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Delhi HC Orders Woman to Provide Sanitary Napkins to Girls’ School as Condition for Quashing Extortion Case

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Delhi High Court Law Insider

Khushi Bajpai

Published on: October 3, 2022 at 20:01 IST

In order to get a First Information Report (FIR) filed against her for extortion and criminal intimidation quashed after the parties resolved their disagreement, the Delhi High Court recently ordered a lady to donate sanitary napkins to a girls’ school for two months.

The woman was ordered by the court to donate sanitary napkins for a period of two months to a girls’ school with “not less than 100 students from Class-VI to XII.” The additional public prosecutor was asked to locate the mentioned institution.

Justice Jasmeet Singh’s single-judge panel was considering a quashing petition submitted by a woman who reportedly refused to pay an attorney and his senior colleague after hiring them for legal assistance.

“Despite providing the highest caliber professional services, the petitioner misbehaved and failed to pay their fee. As a result, the FIR,” the order noted.

The Delhi High Court Legal Services Committee (DHCLSC) and undertake pro bono work to the “best of his capacity” for the ensuing three months, according to fresh instructions from the court.

After a significant amount of time was lost by the court and the authorities in the process, the order was made in the hopes that the parties would resolve their disagreement amicably.

In 2018, the lawyer filed a First Information Report (FIR) at the Preet Vihar police station accusing the woman of Extortion (Section 384) and Criminal Intimidation (Section 506).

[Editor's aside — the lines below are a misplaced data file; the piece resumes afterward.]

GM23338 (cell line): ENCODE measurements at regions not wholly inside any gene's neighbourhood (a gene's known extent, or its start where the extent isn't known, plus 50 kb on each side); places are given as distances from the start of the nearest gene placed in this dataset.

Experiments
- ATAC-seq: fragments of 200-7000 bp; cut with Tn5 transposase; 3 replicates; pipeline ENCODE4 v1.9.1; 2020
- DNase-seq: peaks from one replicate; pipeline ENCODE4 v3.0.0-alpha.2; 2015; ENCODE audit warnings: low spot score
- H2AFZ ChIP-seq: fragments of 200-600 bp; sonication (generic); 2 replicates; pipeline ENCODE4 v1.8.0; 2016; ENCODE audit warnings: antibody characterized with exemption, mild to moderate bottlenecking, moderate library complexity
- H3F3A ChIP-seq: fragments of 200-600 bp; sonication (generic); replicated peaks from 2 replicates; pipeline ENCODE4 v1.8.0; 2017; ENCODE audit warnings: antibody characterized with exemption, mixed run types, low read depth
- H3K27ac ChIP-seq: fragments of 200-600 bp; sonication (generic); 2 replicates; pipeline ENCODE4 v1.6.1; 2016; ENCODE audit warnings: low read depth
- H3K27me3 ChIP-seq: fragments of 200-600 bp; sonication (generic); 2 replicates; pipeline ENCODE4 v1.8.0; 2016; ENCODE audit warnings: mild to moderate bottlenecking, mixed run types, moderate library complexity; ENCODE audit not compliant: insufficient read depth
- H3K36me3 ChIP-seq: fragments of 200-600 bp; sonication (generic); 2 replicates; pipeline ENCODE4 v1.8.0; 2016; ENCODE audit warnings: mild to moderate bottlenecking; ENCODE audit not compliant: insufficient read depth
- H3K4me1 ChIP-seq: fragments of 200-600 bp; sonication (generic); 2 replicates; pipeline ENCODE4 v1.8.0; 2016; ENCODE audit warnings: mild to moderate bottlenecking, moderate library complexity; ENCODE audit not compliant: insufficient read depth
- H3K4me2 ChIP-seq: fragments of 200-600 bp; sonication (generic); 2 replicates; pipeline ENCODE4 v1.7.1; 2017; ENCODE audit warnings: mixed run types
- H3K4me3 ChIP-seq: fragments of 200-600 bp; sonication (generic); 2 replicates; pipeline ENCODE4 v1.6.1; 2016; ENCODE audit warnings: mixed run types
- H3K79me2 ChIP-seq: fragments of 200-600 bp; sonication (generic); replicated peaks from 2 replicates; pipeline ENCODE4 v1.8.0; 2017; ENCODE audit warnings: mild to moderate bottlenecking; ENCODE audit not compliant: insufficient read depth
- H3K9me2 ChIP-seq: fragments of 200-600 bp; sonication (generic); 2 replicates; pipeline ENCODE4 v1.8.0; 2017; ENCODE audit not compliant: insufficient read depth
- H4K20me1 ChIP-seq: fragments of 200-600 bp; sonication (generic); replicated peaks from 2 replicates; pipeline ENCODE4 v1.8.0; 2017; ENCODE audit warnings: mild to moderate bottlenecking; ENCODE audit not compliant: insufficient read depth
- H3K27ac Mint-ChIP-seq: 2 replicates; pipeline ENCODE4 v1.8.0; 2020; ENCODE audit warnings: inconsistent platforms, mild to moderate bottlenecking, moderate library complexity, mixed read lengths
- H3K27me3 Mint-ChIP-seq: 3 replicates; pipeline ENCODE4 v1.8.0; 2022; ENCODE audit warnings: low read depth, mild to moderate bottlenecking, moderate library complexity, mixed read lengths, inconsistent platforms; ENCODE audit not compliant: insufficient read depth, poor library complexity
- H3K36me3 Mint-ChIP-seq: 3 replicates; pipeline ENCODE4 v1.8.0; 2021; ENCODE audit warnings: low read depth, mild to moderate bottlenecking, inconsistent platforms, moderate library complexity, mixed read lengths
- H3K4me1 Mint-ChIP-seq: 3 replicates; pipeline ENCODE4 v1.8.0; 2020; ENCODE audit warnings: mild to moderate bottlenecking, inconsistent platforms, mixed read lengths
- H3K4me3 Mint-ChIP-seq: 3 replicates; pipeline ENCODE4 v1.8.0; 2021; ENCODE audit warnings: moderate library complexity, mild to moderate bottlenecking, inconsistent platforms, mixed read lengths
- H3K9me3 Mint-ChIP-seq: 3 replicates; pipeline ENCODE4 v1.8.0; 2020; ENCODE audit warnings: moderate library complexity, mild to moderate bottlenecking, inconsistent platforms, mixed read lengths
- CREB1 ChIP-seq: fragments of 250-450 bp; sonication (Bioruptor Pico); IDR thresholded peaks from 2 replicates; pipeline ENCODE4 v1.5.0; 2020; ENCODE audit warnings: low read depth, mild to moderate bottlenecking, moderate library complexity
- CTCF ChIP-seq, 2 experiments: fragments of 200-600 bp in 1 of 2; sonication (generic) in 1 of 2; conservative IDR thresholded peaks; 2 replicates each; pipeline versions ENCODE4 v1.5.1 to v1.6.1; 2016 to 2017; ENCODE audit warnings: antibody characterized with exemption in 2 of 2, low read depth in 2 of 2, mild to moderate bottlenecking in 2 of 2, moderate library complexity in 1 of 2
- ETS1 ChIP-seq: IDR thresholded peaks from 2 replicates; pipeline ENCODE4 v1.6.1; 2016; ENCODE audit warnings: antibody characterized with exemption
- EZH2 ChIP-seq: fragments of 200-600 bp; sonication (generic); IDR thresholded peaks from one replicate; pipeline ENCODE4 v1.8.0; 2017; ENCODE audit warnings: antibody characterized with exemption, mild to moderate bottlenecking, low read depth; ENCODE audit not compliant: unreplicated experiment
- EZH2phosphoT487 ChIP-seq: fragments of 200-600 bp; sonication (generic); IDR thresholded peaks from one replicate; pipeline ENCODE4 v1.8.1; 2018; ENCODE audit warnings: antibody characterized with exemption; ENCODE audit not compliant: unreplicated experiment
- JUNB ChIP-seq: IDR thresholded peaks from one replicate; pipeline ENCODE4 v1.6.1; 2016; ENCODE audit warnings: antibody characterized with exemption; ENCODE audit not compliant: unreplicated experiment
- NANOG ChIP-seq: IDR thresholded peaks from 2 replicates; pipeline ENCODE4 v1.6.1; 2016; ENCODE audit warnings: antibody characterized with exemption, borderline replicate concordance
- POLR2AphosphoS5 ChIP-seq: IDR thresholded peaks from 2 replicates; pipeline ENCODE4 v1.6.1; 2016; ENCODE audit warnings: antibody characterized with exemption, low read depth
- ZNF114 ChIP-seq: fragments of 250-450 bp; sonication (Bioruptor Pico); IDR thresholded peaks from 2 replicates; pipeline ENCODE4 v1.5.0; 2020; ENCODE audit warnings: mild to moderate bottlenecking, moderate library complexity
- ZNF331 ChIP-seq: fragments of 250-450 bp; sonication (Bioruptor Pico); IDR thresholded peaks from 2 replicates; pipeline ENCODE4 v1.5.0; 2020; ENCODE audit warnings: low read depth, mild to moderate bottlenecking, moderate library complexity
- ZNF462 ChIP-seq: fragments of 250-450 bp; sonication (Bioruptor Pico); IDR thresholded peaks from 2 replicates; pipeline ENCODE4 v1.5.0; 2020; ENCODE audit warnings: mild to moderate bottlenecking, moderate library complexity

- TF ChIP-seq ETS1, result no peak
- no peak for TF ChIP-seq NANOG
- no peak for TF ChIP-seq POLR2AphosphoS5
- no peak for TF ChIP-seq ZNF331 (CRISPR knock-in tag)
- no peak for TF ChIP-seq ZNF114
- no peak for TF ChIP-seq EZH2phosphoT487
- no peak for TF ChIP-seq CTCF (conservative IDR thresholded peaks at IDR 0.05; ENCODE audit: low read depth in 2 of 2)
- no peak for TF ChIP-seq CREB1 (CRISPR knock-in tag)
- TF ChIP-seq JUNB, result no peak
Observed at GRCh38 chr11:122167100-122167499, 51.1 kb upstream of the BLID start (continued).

Eight months prior to the one against her, the woman also filed a police report against the advocate.

On February 16, the parties came to an agreement in front of the Delhi Mediation Centre, Karkardooma Courts, where they agreed to work together to have the FIRs dismissed. The parties testified in front of the high court while they were there, saying they were sorry for what they had done and would not do it again.

The advocate was also instructed not to make a claim for the collection of unpaid costs, and he added that he had no issues if the summoning order against the woman was annulled.

Justice Singh noted that there would be no point in continuing to pursue the case since the parties had already resolved their disagreement.

The police apparatus has been activated as a result of the parties’ acts of commission and omission, and valuable police time that could have been used for other pressing issues has instead been diverted to this case.

Therefore, the parties must contribute to society, he remarked.